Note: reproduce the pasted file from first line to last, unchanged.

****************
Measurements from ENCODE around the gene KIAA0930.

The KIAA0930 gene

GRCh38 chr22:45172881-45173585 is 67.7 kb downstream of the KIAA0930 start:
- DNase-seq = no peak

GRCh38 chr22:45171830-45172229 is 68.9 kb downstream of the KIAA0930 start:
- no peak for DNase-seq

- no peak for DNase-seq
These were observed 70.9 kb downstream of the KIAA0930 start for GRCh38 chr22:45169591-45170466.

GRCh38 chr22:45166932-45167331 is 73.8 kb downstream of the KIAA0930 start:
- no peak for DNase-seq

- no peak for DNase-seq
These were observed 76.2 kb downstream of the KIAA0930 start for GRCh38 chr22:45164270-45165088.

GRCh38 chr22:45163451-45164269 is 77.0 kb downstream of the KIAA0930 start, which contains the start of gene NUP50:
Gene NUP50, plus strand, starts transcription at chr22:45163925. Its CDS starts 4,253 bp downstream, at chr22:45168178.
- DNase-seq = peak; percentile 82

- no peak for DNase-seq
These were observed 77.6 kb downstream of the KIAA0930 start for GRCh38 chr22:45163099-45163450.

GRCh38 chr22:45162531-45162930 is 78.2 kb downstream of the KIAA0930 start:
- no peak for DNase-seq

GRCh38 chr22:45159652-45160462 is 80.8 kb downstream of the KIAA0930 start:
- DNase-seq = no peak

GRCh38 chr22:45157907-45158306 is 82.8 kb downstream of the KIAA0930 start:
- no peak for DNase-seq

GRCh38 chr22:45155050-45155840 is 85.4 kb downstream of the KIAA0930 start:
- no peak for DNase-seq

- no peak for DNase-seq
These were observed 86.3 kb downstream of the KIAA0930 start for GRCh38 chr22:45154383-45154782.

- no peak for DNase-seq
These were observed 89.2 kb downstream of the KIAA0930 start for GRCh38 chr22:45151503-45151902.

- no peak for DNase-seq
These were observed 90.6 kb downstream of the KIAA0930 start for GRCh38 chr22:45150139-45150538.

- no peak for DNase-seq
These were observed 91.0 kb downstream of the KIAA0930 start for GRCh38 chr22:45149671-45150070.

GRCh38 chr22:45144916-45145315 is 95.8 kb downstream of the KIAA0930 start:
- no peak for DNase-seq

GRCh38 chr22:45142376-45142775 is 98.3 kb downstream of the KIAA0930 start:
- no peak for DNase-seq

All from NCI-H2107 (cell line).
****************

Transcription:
Measurements from ENCODE around the gene KIAA0930.

The KIAA0930 gene

GRCh38 chr22:45172881-45173585 is 67.7 kb downstream of the KIAA0930 start:
- DNase-seq = no peak

GRCh38 chr22:45171830-45172229 is 68.9 kb downstream of the KIAA0930 start:
- no peak for DNase-seq

- no peak for DNase-seq
These were observed 70.9 kb downstream of the KIAA0930 start for GRCh38 chr22:45169591-45170466.

GRCh38 chr22:45166932-45167331 is 73.8 kb downstream of the KIAA0930 start:
- no peak for DNase-seq

- no peak for DNase-seq
These were observed 76.2 kb downstream of the KIAA0930 start for GRCh38 chr22:45164270-45165088.

GRCh38 chr22:45163451-45164269 is 77.0 kb downstream of the KIAA0930 start, which contains the start of gene NUP50:
Gene NUP50, plus strand, starts transcription at chr22:45163925. Its CDS starts 4,253 bp downstream, at chr22:45168178.
- DNase-seq = peak; percentile 82

- no peak for DNase-seq
These were observed 77.6 kb downstream of the KIAA0930 start for GRCh38 chr22:45163099-45163450.

GRCh38 chr22:45162531-45162930 is 78.2 kb downstream of the KIAA0930 start:
- no peak for DNase-seq

GRCh38 chr22:45159652-45160462 is 80.8 kb downstream of the KIAA0930 start:
- DNase-seq = no peak

GRCh38 chr22:45157907-45158306 is 82.8 kb downstream of the KIAA0930 start:
- no peak for DNase-seq

GRCh38 chr22:45155050-45155840 is 85.4 kb downstream of the KIAA0930 start:
- no peak for DNase-seq

- no peak for DNase-seq
These were observed 86.3 kb downstream of the KIAA0930 start for GRCh38 chr22:45154383-45154782.

- no peak for DNase-seq
These were observed 89.2 kb downstream of the KIAA0930 start for GRCh38 chr22:45151503-45151902.

- no peak for DNase-seq
These were observed 90.6 kb downstream of the KIAA0930 start for GRCh38 chr22:45150139-45150538.

- no peak for DNase-seq
These were observed 91.0 kb downstream of the KIAA0930 start for GRCh38 chr22:45149671-45150070.

GRCh38 chr22:45144916-45145315 is 95.8 kb downstream of the KIAA0930 start:
- no peak for DNase-seq

GRCh38 chr22:45142376-45142775 is 98.3 kb downstream of the KIAA0930 start:
- no peak for DNase-seq

All from NCI-H2107 (cell line).